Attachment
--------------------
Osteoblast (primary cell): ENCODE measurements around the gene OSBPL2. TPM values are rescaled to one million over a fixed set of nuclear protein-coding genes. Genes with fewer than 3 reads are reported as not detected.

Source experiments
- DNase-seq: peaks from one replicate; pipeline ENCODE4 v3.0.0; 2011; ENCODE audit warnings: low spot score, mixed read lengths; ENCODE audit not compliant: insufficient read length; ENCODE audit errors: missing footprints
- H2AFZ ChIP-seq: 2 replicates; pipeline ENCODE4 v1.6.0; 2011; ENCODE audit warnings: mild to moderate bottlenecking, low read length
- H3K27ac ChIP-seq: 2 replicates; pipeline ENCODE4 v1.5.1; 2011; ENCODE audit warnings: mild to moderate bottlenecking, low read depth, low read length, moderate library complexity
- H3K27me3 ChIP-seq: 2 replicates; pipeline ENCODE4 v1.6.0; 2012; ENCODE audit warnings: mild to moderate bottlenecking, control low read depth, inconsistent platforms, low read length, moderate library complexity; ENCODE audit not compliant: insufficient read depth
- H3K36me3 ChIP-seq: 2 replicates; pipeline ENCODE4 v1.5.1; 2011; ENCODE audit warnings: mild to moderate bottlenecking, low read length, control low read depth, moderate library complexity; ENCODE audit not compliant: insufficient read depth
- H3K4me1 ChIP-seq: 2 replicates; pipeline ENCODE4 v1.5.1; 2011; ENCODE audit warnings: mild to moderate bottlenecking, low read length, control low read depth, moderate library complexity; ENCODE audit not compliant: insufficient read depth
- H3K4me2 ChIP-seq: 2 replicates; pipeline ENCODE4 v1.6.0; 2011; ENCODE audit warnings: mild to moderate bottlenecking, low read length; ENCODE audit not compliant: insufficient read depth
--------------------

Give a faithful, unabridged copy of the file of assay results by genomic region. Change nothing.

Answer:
Osteoblast (primary cell): ENCODE measurements around the gene OSBPL2. TPM values are rescaled to one million over a fixed set of nuclear protein-coding genes. Genes with fewer than 3 reads are reported as not detected.

Source experiments
- DNase-seq: peaks from one replicate; pipeline ENCODE4 v3.0.0; 2011; ENCODE audit warnings: low spot score, mixed read lengths; ENCODE audit not compliant: insufficient read length; ENCODE audit errors: missing footprints
- H2AFZ ChIP-seq: 2 replicates; pipeline ENCODE4 v1.6.0; 2011; ENCODE audit warnings: mild to moderate bottlenecking, low read length
- H3K27ac ChIP-seq: 2 replicates; pipeline ENCODE4 v1.5.1; 2011; ENCODE audit warnings: mild to moderate bottlenecking, low read depth, low read length, moderate library complexity
- H3K27me3 ChIP-seq: 2 replicates; pipeline ENCODE4 v1.6.0; 2012; ENCODE audit warnings: mild to moderate bottlenecking, control low read depth, inconsistent platforms, low read length, moderate library complexity; ENCODE audit not compliant: insufficient read depth
- H3K36me3 ChIP-seq: 2 replicates; pipeline ENCODE4 v1.5.1; 2011; ENCODE audit warnings: mild to moderate bottlenecking, low read length, control low read depth, moderate library complexity; ENCODE audit not compliant: insufficient read depth
- H3K4me1 ChIP-seq: 2 replicates; pipeline ENCODE4 v1.5.1; 2011; ENCODE audit warnings: mild to moderate bottlenecking, low read length, control low read depth, moderate library complexity; ENCODE audit not compliant: insufficient read depth
- H3K4me2 ChIP-seq: 2 replicates; pipeline ENCODE4 v1.6.0; 2011; ENCODE audit warnings: mild to moderate bottlenecking, low read length; ENCODE audit not compliant: insufficient read depth